Landmark judgement for charities

Views & insights


8 June 2022 | 3 minute read

A landmark judgement from the High Court has brought more clarity on trustees’ rights and responsibilities when considering a responsible approach to investment. Here, we explore the implications of the case, with insights from Bates Wells who acted for the successful charity claimants in the case.

For many years, trustees have faced a difficult dilemma: how to avoid investments that do not align with their charity’s purposes while also trying to maximise long-term returns. This predicament was at the heart of a recent High Court case brought by two charitable trusts whose grantmaking policies aim to tackle climate change.

Background to the case

In the case, Butler-Sloss and Ors v The Charity Commission and the Attorney-General, the trustees of the Ashden Trust and the Mark Leonard Trust wanted clarification on whether they would be exercising their duties properly if they adopted new investment policies which would avoid investments that conflicted with their charitable purpose. Their concerns stemmed from the fact that implementing the proposed policies would mean excluding over half of publicly traded companies and commercially available investment funds which may lead to a reduction in financial returns.

Previously, the law on charities’ duties around responsible investment was based on the 1992 Bishop of Oxford case. In that ruling, the judge said the starting point for trustees was to seek to obtain the “maximum return which is consistent with commercial prudence”. He added that in a “minority of cases” the trustees could depart from this starting point, and if the trustees were satisfied certain investments would conflict with the charity’s purposes, they “should not so invest”.

What did the High Court decide?

In a judgement handed down on 29 April, High Court judge Mr Justice Michael Green approved the new investment policies, stating: “The claimants have decided reasonably in my view, that there needs to be a dramatic shift in investment policies in order to have any appreciable effect on greenhouse gas emissions.” As a result, the trustees had “exercised their powers of investment properly and lawfully”.

The judge then set out ten principles, which are described in full in the official court ruling. In summary, while a trustee’s duty of furthering the charity’s purposes is normally achieved by maximising financial returns, if they are of a “reasonable view” that certain investments conflict with those purposes, they have discretion as to whether to exclude such investments. They should exercise that discretion “by reasonably balancing all relevant factors including, in particular, the likelihood and seriousness of the potential conflict and the likelihood and seriousness of any potential financial effect from the exclusion of such investments.”

Responding to the judgement, Mark Sainsbury, the founder of the Mark Leonard Trust, said: “For too long, responsibilities in this area have been a source of uncertainty and differing advice and it’s been too easy for trustees to ignore the tension between their charitable purposes and certain investments. With this judgement there can now be no doubt that all charity trustees need to weigh up financial return against any potential conflicts with their aims and work.”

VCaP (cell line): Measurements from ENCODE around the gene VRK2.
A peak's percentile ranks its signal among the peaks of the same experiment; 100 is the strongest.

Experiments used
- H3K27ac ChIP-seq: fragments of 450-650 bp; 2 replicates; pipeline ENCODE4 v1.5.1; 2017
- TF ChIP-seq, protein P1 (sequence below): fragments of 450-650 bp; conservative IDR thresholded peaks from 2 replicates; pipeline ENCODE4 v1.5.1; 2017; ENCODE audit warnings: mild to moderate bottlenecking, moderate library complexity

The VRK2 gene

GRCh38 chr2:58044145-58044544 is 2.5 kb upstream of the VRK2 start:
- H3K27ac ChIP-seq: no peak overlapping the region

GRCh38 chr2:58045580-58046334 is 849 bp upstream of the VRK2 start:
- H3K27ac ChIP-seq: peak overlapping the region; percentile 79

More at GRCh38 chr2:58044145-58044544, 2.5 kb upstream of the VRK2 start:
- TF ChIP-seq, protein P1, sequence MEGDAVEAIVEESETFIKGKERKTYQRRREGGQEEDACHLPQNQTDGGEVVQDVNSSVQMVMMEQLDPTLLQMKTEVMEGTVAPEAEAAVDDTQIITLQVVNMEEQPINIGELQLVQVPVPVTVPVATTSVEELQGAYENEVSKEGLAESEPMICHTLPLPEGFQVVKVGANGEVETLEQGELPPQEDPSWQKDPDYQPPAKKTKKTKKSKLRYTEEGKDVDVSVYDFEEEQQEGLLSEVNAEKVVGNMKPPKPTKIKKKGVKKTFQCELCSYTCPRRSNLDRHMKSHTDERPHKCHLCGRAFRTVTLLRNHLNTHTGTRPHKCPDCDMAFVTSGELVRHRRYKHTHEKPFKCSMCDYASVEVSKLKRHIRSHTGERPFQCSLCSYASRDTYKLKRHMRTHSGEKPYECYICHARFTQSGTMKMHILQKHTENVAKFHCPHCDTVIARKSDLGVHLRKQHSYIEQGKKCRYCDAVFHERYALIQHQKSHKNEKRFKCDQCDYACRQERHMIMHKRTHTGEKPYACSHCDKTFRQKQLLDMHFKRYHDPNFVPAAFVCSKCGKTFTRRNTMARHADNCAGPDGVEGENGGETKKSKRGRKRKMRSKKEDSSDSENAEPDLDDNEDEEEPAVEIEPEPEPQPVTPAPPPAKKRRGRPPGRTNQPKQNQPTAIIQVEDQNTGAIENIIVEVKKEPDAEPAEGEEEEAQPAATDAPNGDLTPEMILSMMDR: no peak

What does the ruling mean for trustees?

Oliver Hunt, Senior Associate at Bates Wells, says the key takeaway from the case is that trustees need to develop an investment policy that best serves the charity’s objects. “For some charities, this might mean policies which contemplate a different risk-reward profile in order to exclude investments which conflict with their objects.”

As a first step, Hunt recommends that trustees review their existing investment policies through the lens of all their objects – not just maximising returns. “Identify any investments which conflict or potentially conflict with those objects,” he says. “Assess the seriousness of those conflicts alongside the financial effect of making or excluding an investment, including financial loss/loss of diversification, and relational/reputational risks.” The Charity Commission is expected to incorporate the ruling in the final update of its charity investment guidance (CC14), which will probably be released in the autumn. In the meantime, the case has brought some much-needed clarity for trustees.

“For some charities, this might mean policies which contemplate lower returns in order to exclude investments which conflict with their objects.”

Oliver Hunt
Senior Associate at Bates Wells


“We hope trustees will reflect on their investment policies, and that their awareness and confidence in this area will increase, given the additional guidance provided by the case,” says Hunt. “That should allow investment matters, which are often a forgotten aspect of charity governance, to become more central to how trustees look after charity resources.”

If you wish to discuss your charity’s approach to responsible investment, please get in touch with your Brewin Dolphin contact. We will be looking out for the Charity Commission’s response to the case and will provide an update in due course.



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